NASHVILLE, Tenn. -- If the Tennessee Titans want to move on from general manager Ruston Webster, they won't have to fire him.
Multiple sources have confirmed to ESPN.com that Webster has an expiring contract.
He has said he expects to be part of the process to hire a new coach after the season ends on Sunday in Indianapolis.
And owner Amy Adams Strunk, thorough interim CEO and president Steve Underwood, expressed "full support" for Webster at the Nov. 3 news conference where the team discussed the removal of coach Ken Whisenhunt and the installation of Mike Mularkey as interim coach.
While Underwood expressed that sentiment, however, Webster was not in front of the microphones with the two interim powers, but rather in the audience.
Underwood said that day that Webster's ability to work with anyone was an important trait.
"We're pretty comfortable with his record overall," Underwood said then.
In four seasons with Webster as general manager, the Titans are 18-45, tied with Oakland for the second worst mark in the league over that period. Jacksonville is 14-49.
During his time in the post, Webster has faced some highly-unusual circumstances.
He has worked for three different bosses in Adams, his son-in-law Tommy Smith and Strunk. He worked with three coaches in Mike Munchak, Ken Whisenhunt and Mularkey, none of who he had a strong role in hiring.
Halfway through his time in the role, the team underwent major scheme shifts on both sides of the ball, including a move from a 4-3 to a 3-4 defensive front.
Still his personnel hits have been too few. They include a home run free-agent addition in 2013 with tight end Delanie Walker and a big defensive get in outside linebacker Brian Orakpo this year, as well as draft picks Marcus Mariota, the team's quarterback, and Avery Williamson, the inside linebacker who works as the defensive signal-caller.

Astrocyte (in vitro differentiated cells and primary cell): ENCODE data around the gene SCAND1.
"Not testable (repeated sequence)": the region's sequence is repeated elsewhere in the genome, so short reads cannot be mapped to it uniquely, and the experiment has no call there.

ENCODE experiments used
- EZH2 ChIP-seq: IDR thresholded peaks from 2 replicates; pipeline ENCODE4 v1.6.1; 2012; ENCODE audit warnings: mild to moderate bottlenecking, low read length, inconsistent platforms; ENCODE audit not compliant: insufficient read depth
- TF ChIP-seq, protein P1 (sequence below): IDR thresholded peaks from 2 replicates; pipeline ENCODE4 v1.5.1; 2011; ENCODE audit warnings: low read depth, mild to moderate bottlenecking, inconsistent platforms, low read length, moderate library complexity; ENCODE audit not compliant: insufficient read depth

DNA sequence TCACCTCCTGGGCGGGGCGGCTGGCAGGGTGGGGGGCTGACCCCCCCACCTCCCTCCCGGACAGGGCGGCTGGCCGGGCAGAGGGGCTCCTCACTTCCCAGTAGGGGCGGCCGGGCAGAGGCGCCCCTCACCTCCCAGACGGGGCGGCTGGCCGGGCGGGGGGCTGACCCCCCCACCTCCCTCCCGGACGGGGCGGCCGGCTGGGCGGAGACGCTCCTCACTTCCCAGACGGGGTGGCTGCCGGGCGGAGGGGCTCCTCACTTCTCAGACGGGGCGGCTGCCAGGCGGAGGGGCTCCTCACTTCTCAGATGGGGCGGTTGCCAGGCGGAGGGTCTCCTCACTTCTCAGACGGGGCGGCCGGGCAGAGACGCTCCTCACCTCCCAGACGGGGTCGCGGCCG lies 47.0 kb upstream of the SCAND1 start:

But the overall draft record includes underachieving guard Chance Warmack, 2013's No. 10 pick, as well as three consecutive second-round picks who've had little impact -- linebacker Zach Brown, receiver Justin Hunter (for whom the team traded up) and running back Bishop Sankey.
Sankey may best represent the team's recent failures in player acquisition.
The Titans had their choice of any back in the 2014 draft and picked him ahead of Jeremy Hill, Carlos Hyde and Devonta Freeman. Sankey was a healthy inactive for two games and didn't play in a third this season. He only resurfaced as a significant ball carrier this week after Antonio Andrews was benched for fumbling.
Underwood could advise Strunk to stick with Webster. Or she could decide on her own to stay with an executive she inherited when she became controlling owner in March. She ranks as chief among five of Bud Adams' heirs who inherited the team after his death on Oct. 21, 2013.
But if that's the direction the team heads with the general manager post, it will require a new contract for Webster.
And a franchise that's having an increasingly difficult time selling the team to its fans would have to sell them a second term of a GM who's four-year résumé does not suggest he's worthy of it.